For centuries, cities around the globe developed in basically the same manner. Commerce, housing and socialization all existed within a short walk. The rise of the automobile in in the 20th Century, however, led to a dramatic and fundamental shift in how we designed and planned communities especially in the United States. Interstates, bedroom communities, and shopping centers became the norm, and today many Americans can no longer easily walk to a corner store, workplace, or a local watering hole. Most Americans realistically function in society only by car. This change in how we live has come with great consequences. Studies have shown that our dependence on driving has cost us our money, our health, and our natural environment. It has made our neighborhoods less equitable, and even undermined our sense of community. How did we get to this point and what can be done?

The hour-long documentary film Walkable USA will tackle these questions through a hybrid approach of human-interest story, history lesson, and walkable design primer. At the film’s center is city planner and urban designer Jeff Speck. Speck, along with his mentors Andres Duany and Elizabeth Plater-Zyberk, is considered one of the leading voices of New Urbanism, a movement which promotes alternatives to suburban sprawl and urban disinvestment. Central to Speck’s design philosophy is the power of people walking. His work aims to shift the design and scale of cities from the car to the individual.

These changes result in safer streets, and in older “legacy” communities they can help reinvigorate neighborhoods where many could not imagine such transformations taking place. One such place is downtown Hammond, Indiana. While the city continues to boast a solid industrial base, its once thriving downtown is now a shell of its former self as it suffered a fate known to city centers throughout the country. However, Hammond has reason to be hopeful, as the community is working with Jeff Speck to redesign its downtown into a thriving, walkable space. Walkable USA will use Hammond as an in-progress case study of Speck’s work as it unfolds. Filming will take place over the course of several years as the city implements his designs and its downtown gradually transforms.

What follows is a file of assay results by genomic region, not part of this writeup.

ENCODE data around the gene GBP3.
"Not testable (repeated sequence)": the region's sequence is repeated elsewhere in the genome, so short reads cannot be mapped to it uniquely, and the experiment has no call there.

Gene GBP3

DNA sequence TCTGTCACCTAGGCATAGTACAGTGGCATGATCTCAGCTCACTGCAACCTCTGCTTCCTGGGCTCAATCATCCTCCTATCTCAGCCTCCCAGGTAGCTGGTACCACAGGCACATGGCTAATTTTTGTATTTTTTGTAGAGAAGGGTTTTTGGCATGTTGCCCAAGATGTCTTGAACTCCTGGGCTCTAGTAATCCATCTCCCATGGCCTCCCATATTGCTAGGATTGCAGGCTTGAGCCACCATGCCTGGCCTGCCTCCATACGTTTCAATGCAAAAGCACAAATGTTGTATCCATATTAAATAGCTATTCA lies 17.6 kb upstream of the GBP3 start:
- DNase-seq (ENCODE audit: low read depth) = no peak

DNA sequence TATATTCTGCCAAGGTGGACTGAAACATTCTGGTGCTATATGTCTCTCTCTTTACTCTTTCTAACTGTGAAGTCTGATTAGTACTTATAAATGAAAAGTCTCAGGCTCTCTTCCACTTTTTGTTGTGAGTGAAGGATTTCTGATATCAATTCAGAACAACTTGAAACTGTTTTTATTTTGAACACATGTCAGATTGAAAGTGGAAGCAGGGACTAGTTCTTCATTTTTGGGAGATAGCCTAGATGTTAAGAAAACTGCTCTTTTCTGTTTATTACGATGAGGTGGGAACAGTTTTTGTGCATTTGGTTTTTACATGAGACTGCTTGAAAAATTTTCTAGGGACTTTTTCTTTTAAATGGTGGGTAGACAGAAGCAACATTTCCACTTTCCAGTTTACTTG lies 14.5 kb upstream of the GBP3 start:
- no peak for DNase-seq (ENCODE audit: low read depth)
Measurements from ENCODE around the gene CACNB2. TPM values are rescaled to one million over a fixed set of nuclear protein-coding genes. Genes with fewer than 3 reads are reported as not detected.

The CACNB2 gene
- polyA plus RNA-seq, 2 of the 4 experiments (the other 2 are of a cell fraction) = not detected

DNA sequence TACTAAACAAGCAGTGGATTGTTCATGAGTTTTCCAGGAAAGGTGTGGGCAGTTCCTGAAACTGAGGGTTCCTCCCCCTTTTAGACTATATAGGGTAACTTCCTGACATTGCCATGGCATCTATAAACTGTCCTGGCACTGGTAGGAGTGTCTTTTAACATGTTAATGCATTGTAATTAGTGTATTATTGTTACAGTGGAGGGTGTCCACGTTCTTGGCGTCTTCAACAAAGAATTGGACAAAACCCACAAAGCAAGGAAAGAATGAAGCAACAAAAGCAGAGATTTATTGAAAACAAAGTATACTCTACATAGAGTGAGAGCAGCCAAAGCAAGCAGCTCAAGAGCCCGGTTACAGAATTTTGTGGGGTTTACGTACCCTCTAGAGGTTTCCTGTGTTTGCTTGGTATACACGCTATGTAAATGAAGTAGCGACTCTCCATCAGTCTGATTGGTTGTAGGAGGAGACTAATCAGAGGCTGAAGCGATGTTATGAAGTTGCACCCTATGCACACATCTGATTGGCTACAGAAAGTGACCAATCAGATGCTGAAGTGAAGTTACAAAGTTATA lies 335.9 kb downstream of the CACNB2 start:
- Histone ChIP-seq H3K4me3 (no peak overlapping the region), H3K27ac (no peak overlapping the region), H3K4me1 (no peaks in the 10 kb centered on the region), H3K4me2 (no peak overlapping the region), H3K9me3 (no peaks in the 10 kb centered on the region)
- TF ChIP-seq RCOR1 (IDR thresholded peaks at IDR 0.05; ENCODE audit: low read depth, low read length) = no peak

While Hammond acts as the film’s core example, it will also examine walkable design principles implemented in cities across the country including Oklahoma City, Oklahoma; New Albany, Indiana; Lowell, Massachusetts; and many others. It will be through these completed projects that the viewer can see what the future may hold for Hammond, and perhaps, their own communities.

Walkable USA is being produced in association with the Center for Independent Documentary and upon completion it will be made available to American Public Television for distribution to PBS stations throughout the county.


TOM DESCH (Producer/Director) was raised among the cornfields of Herscher, Illinois (population 1,600) and he credits his upbringing in this rural community on the fringe of Chicago’s influence as the inspiration for his films that take a look at our relationship with our environment- both the natural and the built. Recently, he produced, wrote, and directed An American Home which tells the story of the B. Harley Bradley House- a structure that helped launch the career of famed architect Frank Lloyd Wright. The film garnered him a regional Emmy nomination for outstanding achievement in writing. His multiple roles as a producer/writer/editor on The Lively One, Shifting Sands, and Everglades of the North earned him two more Emmy nominations. Everglades of the North helped inspire a National Wildlife Refuge in Illinois. In addition to Walkable USA, Tom is currently working to complete the PBS documentary The Field which follows the decades-long debate surrounding a proposed airport for Chicago’s South Suburbs. When not making documentaries, Tom is a sucker for architecture tours, and he lives in Chicago’s Hyde Park neighborhood with his lovely wife Victoria and two of the cutest dogs in the world.

PAT WINIEWSKI (Producer) a former steelworker from Chicago’s South Side is a two-time Emmy nominated documentary filmmaker that has produced and directed numerous films for PBS. Her award-winning work has aired on stations from coast to coast and screened at film festivals around the country. She recently completed The Lively One which tells the story of an unlikely hero in the sport of drag racing. In 2016, she produced and directed the environmental documentary Shifting Sands. That film helped inspire an Act of Congress to change the designation of the Indiana Dunes National Lakeshore into a full-fledged National Park. In 2013, Pat produced Everglades of the North, a national PBS documentary about the demise of one of the largest freshwater marshes in North America. When not making documentaries, Pat enjoys entertaining her grandchildren with her husband Geno in their home in Valparaiso, Indiana.